The importance of business insurance: Always expect, and plan for, the unexpected
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The looting and destruction seen in KwaZulu Natal and Gauteng this month has left many businesses destroyed or badly damaged, some beyond the point of recovery.
Some large companies may have special risk insurance with the South African Special Risks Insurance Association (Sasria), the only state-owned non-life insurance company that provides voluntary cover against unique risks including civil commotion, public disorder, strikes and riots.
And while Sasria predicts that the pay-outs they will have to make over the coming months will be the highest in its 42-year history, they have undertaken that all legitimate claims by business and homeowners will be met.
The question is, how many businesses affected by the recent protest action have insurance cover, specifically Sasria cover? The bottom line is that many businesses affected don’t have insurance cover and they will not be able to recover from the damage and losses incurred.
The South African Insurance Association (SAIA), the representative body of the non-life insurance industry including Sasria, has urged all insurance policy holders, including both large and small businesses, who have suffered losses or damage to property and or business operations, to reach out to their respective insurance companies or brokers and registered financial intermediaries or planners for assistance.
While this devastating situation will come to an end, and insurers and the greater business fraternity will work together to get business back on their feet as quickly as possible, this situation has also highlighted the importance of insurance for small business.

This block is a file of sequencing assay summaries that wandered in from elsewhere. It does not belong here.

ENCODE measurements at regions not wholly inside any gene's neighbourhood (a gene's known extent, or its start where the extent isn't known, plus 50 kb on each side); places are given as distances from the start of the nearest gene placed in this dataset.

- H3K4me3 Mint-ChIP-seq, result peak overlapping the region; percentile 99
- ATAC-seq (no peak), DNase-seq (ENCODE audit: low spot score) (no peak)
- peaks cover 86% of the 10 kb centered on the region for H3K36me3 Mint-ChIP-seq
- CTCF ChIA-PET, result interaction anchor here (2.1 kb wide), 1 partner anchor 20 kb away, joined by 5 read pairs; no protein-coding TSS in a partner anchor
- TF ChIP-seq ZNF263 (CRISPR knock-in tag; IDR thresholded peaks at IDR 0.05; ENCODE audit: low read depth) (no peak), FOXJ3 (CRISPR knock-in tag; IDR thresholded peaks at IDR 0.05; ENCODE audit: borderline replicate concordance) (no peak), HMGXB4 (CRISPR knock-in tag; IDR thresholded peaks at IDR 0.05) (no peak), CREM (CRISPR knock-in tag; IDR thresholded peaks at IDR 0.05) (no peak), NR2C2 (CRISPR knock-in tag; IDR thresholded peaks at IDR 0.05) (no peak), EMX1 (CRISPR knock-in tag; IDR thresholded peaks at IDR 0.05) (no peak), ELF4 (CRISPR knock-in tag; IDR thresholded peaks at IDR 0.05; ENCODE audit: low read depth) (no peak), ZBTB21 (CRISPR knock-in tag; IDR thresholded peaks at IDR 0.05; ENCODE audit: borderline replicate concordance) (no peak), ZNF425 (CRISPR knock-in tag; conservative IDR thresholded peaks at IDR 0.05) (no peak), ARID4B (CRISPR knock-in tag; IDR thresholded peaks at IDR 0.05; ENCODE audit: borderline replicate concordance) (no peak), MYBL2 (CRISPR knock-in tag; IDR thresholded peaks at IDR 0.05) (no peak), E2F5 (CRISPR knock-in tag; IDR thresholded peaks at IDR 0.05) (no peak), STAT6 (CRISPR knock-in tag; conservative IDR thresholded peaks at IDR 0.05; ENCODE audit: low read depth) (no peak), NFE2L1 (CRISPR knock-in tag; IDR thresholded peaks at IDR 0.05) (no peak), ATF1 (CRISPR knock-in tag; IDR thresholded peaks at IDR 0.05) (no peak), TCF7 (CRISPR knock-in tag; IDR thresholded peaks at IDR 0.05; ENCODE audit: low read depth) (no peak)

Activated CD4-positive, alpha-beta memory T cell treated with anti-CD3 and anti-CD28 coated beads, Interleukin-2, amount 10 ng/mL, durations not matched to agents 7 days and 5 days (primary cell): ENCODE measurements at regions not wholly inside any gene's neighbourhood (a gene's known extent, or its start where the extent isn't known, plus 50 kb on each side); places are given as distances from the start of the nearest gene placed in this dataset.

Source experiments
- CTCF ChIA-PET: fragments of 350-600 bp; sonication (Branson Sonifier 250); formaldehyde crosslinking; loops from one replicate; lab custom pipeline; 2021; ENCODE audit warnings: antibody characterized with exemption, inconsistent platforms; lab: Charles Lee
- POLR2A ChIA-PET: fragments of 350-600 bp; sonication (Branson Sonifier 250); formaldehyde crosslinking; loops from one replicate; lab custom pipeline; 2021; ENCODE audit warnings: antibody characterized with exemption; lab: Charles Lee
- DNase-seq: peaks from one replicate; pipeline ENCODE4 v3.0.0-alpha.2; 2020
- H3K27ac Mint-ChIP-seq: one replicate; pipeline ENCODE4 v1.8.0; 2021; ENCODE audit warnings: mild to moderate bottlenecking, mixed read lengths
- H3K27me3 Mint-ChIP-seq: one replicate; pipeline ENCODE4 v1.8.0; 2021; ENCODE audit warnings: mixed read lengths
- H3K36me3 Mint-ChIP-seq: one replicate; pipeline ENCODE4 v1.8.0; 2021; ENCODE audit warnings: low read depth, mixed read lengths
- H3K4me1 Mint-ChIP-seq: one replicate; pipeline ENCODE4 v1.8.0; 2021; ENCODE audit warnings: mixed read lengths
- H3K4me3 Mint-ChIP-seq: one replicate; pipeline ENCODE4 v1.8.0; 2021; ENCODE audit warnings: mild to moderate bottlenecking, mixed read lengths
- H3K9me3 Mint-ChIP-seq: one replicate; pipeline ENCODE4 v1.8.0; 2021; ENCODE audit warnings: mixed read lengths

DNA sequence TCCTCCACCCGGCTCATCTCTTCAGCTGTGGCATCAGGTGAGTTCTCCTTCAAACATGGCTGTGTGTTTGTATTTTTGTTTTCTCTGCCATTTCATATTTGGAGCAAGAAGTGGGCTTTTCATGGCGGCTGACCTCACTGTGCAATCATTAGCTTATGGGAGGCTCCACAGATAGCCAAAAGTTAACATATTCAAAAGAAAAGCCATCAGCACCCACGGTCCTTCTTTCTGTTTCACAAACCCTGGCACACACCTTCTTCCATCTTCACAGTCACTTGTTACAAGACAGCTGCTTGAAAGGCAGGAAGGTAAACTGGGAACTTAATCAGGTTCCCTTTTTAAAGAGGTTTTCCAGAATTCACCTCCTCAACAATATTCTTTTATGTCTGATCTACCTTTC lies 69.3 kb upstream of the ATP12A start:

Working for yourself has many pros as well as many risks. While some might view business insurance as an additional expense, insurance should rather be viewed as a prerequisite expense for any business.
Many business owners work so hard to get a business up and running and having the right small business insurance cover is important to safeguard your business, should an unfortunate event occur.
Before the current surge in violence and unrest, the Covid-19 pandemic and subsequent lockdown resulted in small businesses being very hard hit. Many business owners may have thought that a global pandemic, or provincial rioting of such enormous scale, might only be a once-off event, the reality is that an emergency or catastrophe can happen at any time.
There are many options to consider when looking at adequate business insurance, based on the type of cover you need and the size of your business. Getting appropriate cover is essential, to make sure that you are not under or over-covered, and that you have peace of mind should your business be affected by theft, fire, floods, storms or accidents. Small businesses can also take out insurance against legal action, business interruption, as well as reputational damage.
While the options may seem overwhelming, speaking to an authorised financial planner or advisor, can help to assess the type of insurance that your business may need. Always remember to read the small print when to comes to signing an insurance policy, and to make sure that you know what you are, and what you are not, covered for, including damage and theft caused by public rioting.
If the last 18 months has taught us anything, it is to expect, and plan for, the unexpected.